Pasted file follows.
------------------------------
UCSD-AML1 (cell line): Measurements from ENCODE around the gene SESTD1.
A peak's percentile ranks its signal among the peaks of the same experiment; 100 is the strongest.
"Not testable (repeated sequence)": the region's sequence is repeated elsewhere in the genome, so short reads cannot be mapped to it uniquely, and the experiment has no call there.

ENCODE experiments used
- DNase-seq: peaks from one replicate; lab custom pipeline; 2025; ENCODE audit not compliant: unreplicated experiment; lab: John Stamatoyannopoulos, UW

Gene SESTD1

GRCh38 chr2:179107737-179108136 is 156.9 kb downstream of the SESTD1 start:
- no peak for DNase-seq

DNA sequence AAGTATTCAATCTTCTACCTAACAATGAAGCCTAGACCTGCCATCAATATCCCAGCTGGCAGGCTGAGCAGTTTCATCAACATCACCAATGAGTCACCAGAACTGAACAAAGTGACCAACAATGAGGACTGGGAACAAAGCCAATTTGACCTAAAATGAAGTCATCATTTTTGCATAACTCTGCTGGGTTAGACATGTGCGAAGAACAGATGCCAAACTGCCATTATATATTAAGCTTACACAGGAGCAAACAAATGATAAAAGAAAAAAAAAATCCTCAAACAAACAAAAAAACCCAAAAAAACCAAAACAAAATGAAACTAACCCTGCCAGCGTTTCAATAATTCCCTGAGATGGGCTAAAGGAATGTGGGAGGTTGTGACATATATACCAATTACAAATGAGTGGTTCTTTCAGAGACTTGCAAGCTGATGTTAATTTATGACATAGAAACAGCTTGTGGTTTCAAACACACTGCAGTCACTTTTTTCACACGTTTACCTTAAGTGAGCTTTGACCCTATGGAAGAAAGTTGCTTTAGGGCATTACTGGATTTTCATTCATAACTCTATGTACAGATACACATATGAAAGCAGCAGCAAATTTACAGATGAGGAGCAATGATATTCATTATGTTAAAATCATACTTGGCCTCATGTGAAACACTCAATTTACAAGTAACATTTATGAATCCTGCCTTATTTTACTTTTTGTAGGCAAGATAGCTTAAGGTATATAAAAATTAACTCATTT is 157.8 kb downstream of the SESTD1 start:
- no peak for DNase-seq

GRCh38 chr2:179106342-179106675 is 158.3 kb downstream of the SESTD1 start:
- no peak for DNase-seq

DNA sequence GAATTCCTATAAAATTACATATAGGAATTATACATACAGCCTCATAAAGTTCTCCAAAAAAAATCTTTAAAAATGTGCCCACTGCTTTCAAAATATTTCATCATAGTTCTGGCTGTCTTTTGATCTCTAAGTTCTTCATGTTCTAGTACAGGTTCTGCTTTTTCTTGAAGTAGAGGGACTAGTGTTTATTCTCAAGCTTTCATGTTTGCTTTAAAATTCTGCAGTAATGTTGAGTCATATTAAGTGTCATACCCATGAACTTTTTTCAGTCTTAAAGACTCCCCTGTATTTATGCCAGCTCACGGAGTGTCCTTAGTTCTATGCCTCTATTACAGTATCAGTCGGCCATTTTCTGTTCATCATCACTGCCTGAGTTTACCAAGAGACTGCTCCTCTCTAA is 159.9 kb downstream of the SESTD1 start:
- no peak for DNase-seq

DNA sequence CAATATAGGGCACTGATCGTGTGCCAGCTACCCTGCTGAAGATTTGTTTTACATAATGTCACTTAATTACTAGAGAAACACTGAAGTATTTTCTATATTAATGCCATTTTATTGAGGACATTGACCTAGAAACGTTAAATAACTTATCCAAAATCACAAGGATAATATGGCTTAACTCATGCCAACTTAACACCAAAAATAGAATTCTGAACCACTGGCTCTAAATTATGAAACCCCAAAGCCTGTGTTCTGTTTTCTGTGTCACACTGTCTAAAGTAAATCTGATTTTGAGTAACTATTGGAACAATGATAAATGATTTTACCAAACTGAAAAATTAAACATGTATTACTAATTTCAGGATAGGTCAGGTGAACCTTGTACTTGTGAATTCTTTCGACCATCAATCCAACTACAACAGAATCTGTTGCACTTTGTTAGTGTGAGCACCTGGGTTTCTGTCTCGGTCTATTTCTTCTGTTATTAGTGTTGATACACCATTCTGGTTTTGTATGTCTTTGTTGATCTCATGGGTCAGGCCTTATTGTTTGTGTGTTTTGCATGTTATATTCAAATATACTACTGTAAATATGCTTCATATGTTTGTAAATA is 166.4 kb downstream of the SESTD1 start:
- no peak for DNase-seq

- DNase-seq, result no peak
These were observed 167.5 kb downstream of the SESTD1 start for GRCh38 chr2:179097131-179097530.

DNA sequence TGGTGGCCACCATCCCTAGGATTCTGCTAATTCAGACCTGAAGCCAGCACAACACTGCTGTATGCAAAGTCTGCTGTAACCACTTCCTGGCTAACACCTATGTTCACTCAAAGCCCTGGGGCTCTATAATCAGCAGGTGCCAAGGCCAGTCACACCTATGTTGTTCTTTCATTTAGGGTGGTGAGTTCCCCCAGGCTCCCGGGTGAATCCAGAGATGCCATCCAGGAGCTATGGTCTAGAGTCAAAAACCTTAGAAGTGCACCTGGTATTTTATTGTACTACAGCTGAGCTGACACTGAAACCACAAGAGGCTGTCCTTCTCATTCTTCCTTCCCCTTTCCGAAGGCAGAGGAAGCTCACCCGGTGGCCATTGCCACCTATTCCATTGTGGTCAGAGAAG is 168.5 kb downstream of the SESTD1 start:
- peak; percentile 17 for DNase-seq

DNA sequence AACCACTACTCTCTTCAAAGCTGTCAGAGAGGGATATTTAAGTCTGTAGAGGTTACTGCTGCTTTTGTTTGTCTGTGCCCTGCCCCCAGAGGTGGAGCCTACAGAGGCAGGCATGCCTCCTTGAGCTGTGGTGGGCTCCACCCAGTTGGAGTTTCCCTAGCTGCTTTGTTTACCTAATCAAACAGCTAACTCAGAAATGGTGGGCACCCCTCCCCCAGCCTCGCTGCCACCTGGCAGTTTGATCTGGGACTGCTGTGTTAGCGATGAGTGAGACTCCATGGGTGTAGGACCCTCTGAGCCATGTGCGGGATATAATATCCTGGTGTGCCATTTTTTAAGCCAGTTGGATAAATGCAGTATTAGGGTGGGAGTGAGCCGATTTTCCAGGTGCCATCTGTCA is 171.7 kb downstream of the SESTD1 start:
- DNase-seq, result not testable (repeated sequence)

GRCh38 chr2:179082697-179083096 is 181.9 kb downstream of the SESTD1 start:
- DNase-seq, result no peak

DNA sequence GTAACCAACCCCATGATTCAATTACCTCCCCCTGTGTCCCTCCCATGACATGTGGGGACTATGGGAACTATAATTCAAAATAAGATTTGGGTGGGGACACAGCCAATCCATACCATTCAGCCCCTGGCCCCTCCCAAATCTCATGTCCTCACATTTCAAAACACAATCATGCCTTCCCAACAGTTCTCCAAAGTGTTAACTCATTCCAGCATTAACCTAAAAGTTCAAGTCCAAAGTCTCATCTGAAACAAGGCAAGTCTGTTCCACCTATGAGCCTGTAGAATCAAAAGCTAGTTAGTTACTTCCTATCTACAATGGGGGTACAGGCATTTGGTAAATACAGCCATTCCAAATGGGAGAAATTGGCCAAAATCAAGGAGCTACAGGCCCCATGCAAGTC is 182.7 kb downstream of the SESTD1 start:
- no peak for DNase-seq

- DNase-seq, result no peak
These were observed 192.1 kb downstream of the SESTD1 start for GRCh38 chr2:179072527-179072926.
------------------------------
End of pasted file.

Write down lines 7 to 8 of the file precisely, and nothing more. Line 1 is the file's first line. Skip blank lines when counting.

GRCh38 chr2:179107737-179108136 is 156.9 kb downstream of the SESTD1 start:
- no peak for DNase-seq